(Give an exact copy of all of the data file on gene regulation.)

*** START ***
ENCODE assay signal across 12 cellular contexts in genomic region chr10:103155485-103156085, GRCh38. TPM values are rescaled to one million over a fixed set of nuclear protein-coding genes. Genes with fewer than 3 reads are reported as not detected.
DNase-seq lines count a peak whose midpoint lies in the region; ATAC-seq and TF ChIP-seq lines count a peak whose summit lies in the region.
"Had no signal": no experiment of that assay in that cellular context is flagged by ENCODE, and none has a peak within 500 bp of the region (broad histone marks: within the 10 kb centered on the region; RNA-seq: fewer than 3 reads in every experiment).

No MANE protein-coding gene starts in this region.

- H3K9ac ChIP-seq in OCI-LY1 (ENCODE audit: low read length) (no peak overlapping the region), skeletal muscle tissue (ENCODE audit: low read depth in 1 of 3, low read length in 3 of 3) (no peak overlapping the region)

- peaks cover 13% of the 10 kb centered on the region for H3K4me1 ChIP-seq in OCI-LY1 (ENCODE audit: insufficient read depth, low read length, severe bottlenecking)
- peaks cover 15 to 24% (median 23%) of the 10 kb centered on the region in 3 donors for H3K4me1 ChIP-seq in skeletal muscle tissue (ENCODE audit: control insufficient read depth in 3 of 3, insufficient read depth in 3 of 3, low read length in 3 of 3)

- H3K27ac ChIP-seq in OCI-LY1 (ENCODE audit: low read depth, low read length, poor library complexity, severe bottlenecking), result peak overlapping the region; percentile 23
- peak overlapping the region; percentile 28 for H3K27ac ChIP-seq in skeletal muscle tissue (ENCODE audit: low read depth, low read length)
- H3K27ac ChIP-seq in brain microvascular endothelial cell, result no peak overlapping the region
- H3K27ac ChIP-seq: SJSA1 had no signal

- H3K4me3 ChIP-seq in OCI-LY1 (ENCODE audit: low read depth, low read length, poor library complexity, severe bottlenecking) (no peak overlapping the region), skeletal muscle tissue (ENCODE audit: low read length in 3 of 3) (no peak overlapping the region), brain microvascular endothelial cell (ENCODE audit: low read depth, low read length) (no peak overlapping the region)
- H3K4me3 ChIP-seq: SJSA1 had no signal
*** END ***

ENCODE assay signal across 12 cellular contexts in genomic region chr10:103155485-103156085, GRCh38. TPM values are rescaled to one million over a fixed set of nuclear protein-coding genes. Genes with fewer than 3 reads are reported as not detected.
DNase-seq lines count a peak whose midpoint lies in the region; ATAC-seq and TF ChIP-seq lines count a peak whose summit lies in the region.
"Had no signal": no experiment of that assay in that cellular context is flagged by ENCODE, and none has a peak within 500 bp of the region (broad histone marks: within the 10 kb centered on the region; RNA-seq: fewer than 3 reads in every experiment).

No MANE protein-coding gene starts in this region.

- H3K9ac ChIP-seq in OCI-LY1 (ENCODE audit: low read length) (no peak overlapping the region), skeletal muscle tissue (ENCODE audit: low read depth in 1 of 3, low read length in 3 of 3) (no peak overlapping the region)

- peaks cover 13% of the 10 kb centered on the region for H3K4me1 ChIP-seq in OCI-LY1 (ENCODE audit: insufficient read depth, low read length, severe bottlenecking)
- peaks cover 15 to 24% (median 23%) of the 10 kb centered on the region in 3 donors for H3K4me1 ChIP-seq in skeletal muscle tissue (ENCODE audit: control insufficient read depth in 3 of 3, insufficient read depth in 3 of 3, low read length in 3 of 3)

- H3K27ac ChIP-seq in OCI-LY1 (ENCODE audit: low read depth, low read length, poor library complexity, severe bottlenecking), result peak overlapping the region; percentile 23
- peak overlapping the region; percentile 28 for H3K27ac ChIP-seq in skeletal muscle tissue (ENCODE audit: low read depth, low read length)
- H3K27ac ChIP-seq in brain microvascular endothelial cell, result no peak overlapping the region
- H3K27ac ChIP-seq: SJSA1 had no signal

- H3K4me3 ChIP-seq in OCI-LY1 (ENCODE audit: low read depth, low read length, poor library complexity, severe bottlenecking) (no peak overlapping the region), skeletal muscle tissue (ENCODE audit: low read length in 3 of 3) (no peak overlapping the region), brain microvascular endothelial cell (ENCODE audit: low read depth, low read length) (no peak overlapping the region)
- H3K4me3 ChIP-seq: SJSA1 had no signal